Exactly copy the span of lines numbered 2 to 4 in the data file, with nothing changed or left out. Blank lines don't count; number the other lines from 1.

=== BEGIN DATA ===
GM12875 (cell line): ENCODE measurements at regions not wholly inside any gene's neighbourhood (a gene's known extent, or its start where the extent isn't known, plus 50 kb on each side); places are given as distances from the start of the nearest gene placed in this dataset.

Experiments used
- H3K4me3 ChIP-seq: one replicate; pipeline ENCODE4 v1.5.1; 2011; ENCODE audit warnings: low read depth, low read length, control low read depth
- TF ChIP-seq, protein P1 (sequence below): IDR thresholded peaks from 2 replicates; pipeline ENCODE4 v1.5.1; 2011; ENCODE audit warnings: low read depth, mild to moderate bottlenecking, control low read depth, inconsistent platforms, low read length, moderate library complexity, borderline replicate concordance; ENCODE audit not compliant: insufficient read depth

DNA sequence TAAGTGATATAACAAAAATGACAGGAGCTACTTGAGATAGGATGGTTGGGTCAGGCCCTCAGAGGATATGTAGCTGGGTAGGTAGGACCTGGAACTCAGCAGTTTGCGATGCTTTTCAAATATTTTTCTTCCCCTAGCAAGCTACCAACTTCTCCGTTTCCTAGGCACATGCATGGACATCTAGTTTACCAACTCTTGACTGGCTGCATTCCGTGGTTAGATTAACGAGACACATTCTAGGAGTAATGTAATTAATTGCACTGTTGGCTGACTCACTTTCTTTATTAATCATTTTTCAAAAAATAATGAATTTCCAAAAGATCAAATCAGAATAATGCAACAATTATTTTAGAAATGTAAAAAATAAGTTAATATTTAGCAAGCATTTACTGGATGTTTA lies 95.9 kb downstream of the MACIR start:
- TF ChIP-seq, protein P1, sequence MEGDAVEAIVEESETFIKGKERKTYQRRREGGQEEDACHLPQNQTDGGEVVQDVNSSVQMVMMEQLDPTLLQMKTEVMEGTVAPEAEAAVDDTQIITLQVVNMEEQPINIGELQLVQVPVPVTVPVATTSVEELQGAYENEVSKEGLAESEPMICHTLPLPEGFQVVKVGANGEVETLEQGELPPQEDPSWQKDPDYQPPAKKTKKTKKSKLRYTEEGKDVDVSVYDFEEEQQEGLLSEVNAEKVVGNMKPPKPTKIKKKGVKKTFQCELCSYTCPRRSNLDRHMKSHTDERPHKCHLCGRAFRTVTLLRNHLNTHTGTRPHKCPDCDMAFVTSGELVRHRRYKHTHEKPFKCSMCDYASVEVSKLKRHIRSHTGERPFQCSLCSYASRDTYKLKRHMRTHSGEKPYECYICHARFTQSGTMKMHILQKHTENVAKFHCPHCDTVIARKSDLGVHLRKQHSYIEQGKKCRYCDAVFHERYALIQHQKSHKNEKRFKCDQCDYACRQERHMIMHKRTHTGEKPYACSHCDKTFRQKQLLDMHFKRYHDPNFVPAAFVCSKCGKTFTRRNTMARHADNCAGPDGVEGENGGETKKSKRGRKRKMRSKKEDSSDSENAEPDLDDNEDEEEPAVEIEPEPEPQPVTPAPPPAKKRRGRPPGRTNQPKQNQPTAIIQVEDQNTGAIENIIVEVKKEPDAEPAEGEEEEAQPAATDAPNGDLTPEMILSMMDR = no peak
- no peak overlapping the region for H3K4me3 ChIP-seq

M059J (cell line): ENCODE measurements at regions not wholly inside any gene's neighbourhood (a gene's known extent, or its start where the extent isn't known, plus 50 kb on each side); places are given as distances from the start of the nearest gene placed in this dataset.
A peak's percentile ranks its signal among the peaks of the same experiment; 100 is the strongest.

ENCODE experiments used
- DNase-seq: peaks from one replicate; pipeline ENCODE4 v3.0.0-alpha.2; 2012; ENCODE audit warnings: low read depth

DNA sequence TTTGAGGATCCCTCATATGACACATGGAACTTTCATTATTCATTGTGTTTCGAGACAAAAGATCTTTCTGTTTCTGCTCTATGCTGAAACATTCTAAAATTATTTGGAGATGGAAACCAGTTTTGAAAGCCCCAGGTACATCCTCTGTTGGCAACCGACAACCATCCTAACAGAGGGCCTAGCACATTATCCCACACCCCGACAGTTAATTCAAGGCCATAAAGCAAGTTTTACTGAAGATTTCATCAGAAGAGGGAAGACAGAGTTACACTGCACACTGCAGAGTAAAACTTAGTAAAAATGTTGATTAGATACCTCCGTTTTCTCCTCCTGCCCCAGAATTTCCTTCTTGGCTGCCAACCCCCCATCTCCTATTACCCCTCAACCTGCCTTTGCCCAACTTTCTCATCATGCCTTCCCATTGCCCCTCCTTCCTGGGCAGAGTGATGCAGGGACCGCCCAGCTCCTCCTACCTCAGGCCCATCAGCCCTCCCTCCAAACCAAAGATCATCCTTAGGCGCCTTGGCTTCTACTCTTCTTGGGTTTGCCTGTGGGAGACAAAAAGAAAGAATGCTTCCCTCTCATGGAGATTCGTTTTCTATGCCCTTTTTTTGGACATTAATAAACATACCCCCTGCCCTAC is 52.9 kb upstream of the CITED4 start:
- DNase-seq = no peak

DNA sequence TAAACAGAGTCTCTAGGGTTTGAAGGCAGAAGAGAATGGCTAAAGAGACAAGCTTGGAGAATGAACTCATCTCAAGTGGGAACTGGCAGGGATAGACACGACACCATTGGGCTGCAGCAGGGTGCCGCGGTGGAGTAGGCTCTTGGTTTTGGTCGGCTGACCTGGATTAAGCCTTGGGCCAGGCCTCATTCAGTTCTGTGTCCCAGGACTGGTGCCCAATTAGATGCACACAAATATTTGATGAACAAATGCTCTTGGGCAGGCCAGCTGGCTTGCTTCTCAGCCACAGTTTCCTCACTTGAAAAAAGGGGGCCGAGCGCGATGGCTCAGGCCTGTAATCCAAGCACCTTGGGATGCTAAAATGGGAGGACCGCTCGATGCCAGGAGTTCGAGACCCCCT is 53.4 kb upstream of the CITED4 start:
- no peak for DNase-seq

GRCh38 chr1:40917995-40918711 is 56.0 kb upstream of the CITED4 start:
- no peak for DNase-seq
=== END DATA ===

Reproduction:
Experiments used
- H3K4me3 ChIP-seq: one replicate; pipeline ENCODE4 v1.5.1; 2011; ENCODE audit warnings: low read depth, low read length, control low read depth
- TF ChIP-seq, protein P1 (sequence below): IDR thresholded peaks from 2 replicates; pipeline ENCODE4 v1.5.1; 2011; ENCODE audit warnings: low read depth, mild to moderate bottlenecking, control low read depth, inconsistent platforms, low read length, moderate library complexity, borderline replicate concordance; ENCODE audit not compliant: insufficient read depth